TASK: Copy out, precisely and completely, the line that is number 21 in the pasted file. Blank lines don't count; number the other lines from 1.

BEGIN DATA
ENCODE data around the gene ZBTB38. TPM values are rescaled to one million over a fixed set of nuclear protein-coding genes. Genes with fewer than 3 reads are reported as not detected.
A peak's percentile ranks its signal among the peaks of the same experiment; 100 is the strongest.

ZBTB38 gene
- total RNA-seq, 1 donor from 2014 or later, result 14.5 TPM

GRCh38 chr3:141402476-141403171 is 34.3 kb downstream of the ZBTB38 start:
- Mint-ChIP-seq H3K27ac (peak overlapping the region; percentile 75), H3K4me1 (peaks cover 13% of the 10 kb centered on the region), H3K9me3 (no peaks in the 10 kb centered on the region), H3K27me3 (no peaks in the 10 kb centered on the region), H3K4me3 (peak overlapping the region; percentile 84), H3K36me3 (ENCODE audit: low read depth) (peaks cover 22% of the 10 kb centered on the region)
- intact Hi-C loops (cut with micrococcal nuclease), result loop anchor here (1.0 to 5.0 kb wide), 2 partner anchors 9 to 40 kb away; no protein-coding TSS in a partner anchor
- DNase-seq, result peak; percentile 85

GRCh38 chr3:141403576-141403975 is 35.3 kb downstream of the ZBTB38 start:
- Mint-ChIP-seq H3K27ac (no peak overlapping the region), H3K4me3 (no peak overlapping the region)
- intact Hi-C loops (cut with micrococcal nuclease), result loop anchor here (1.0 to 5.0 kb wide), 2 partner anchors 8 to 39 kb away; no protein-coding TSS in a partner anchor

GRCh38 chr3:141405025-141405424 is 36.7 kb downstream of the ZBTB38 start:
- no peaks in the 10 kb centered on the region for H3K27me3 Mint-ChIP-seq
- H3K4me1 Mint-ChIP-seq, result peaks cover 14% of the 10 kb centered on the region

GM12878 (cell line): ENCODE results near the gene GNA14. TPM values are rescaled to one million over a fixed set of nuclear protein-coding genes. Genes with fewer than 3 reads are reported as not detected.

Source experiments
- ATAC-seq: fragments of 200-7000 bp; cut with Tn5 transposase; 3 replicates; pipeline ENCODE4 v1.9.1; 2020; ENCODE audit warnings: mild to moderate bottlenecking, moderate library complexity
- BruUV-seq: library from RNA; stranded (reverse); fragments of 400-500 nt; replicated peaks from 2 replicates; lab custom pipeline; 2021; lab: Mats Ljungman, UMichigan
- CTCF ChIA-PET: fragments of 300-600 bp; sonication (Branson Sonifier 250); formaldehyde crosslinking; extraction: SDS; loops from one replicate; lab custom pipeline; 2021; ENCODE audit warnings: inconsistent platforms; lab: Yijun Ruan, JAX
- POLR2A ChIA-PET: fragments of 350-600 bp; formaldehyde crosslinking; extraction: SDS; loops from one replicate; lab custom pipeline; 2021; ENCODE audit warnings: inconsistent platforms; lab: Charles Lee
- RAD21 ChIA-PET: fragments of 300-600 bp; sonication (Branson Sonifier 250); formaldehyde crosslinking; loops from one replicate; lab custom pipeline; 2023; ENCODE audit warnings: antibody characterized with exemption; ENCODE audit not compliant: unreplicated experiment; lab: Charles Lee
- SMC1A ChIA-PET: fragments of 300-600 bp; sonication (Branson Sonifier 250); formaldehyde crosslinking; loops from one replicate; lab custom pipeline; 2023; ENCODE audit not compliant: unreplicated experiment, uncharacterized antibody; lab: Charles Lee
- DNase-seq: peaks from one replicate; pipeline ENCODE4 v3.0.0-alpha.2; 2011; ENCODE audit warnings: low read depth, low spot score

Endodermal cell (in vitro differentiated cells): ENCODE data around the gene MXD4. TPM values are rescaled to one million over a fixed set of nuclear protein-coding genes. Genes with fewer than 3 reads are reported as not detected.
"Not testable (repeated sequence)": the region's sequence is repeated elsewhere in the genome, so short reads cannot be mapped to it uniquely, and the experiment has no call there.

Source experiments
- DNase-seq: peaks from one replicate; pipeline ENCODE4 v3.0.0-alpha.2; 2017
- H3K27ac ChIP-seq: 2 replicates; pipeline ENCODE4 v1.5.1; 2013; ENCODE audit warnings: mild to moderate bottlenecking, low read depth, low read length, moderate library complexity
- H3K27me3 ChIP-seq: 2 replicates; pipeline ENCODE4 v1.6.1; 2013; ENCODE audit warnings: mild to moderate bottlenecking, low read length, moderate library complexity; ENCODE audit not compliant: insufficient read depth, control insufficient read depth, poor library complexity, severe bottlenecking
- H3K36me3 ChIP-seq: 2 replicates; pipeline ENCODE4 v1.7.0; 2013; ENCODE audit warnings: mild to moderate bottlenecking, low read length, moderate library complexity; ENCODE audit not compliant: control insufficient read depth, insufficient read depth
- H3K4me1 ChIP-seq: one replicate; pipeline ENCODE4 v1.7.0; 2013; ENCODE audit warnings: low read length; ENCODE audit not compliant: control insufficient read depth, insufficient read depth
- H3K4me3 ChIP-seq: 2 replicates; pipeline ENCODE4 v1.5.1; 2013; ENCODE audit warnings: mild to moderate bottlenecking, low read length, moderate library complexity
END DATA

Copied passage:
- RAD21 ChIA-PET: fragments of 300-600 bp; sonication (Branson Sonifier 250); formaldehyde crosslinking; loops from one replicate; lab custom pipeline; 2023; ENCODE audit warnings: antibody characterized with exemption; ENCODE audit not compliant: unreplicated experiment; lab: Charles Lee